Yes, but there's a time and a place, surely? And Nick Robinson didn't really "question" it, did he? He dismissed it and moved straight on.

  2. I missed this. Unbelievable. I have noticed on a number of occasions Mr Robinson jumping in to 'clarify' someone else's statement.

  3. There's another interesting aspect to this revealing mini-event.
    Would Robinson have reacted the same way if the interviewee had been a black or asian Christian ?
    I honestly don't think his journalistic bravery would have extended beyond noting the melanin content of his victim.

  4. This was a significant shift in Robinson's approach to try to move himto the bbc required interviewee script

  5. The glorious image of Rembrandt's The Storm on the Sea of Galilee is one of countless others that you will never see on the BBC website or TV channels - because of Islamic aniconism - a stumbling block to viewing huge parts of the UK's cultural heritage mentioned previously on ITBBCB?

  6. Well the poor man had just come out of a temple of the new religion of the NHS so he was clearly being a heretic.

    I find it concerning that the NHS as a brand has been created in recent years. Yes it has always been there post-war, like 'the welfare state', a policy, but now it is a 'thing', every part plastered with its logo, like those damn gold stars.

    As a brand it is beyond criticism and it demands to be fed ever more money. A bit like the BBC really. Isn't that what real facism was about - the state is all?

    1. In the 2012 Olympic Games opening ceremony, Great Britain became 'defined' by the NHS - with weird looking bouncy beds - courtesy of Danny Boyle.

    2. And the enamel NHS logo lapel badges the virtuous are all wearing now.

      The liberal-left equivalent of the Iron Cross with oakleaves.

      Both are medals of honour in recognition of devotion, valour and personal sacrifice to the cause.

  7. ... ' He was arguing that no other faith would have been treated in this way' ...

    Coincidentally, 'BBC broadcasts Muslim prayers on radio for the first time'

    ... 'LONDON: Muslims in the UK can now listen to Friday prayers broadcast on BBC radio for the first time.

    Different imams lead the 5:50 a.m. broadcasts every week on 14 BBC local radio stations, reciting verses from the Qur’an or quotes from Prophet Muhammad, before delivering sermons and leading listeners in prayer.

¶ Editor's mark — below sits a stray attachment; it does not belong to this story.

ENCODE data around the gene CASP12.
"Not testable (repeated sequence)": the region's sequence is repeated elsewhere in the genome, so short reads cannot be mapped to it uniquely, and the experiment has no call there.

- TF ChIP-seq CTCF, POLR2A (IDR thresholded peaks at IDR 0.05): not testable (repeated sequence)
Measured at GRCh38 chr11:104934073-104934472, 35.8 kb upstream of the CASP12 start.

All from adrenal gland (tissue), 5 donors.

The stations’ audiences are in parts of Britain with large Muslim communities — Leeds, Sheffield, Lancashire, Manchester, the West Midlands, Leicester, Stoke, Derby, Nottingham, Coventry and Warwickshire, the Three Counties, Merseyside, Berkshire and London....
    ...The Friday prayer broadcasts, which began last Friday, will continue for as long as Muslims are unable to attend their local mosques. There are also plans for regular broadcasts for other religious minorities, such as the Hindu and Jewish communities, the BBC said. ' .... (source

    It will be interesting to see whether these broadcasts 'prove so popular' that they become a fixture of Friday's local radio output once the lockdown has finished.

  8. By thy words thou shalt be condemned, Robinson

  9. Yes, the guy's real offence in Robinson's eyes was his failure to genuflect in the direction of the Free Public Health Care Totem of the NHS Cult. Robinson expected to be followed as he went whooping and bobbing around the pole.

  10. A Today Programme presenter must be fleet of foot and mellifluous of voice. Nick Robinson has a good face for a radio presenter, but he can’t think on his feet and his voice has the clarity of a badly-tuned-in radio.

    I thought he was so eager to steer the narrative towards the good-news story he was after that he made a complete mess of it. Mind, he’d never have made such a mistake if any other religion had been involved. I think he means well, but is clumsy. Bring back Sue McGregor.

    1. The point is that he was being told the good news story directly, that of Jesus Christ, but couldn't recognise it! For the NHS preachers at the BBC there is only one true religion.
      Nick knows he messed up and I've zero sympathy when I see how quickly he play his "victim" card to try to wriggle out of accepting his guilt.

  11. this survivor has been interviewed live on the bbc at least twice and there was also a feature on the website about him. i find that odd personally that one person would get three separate bouts of coverage.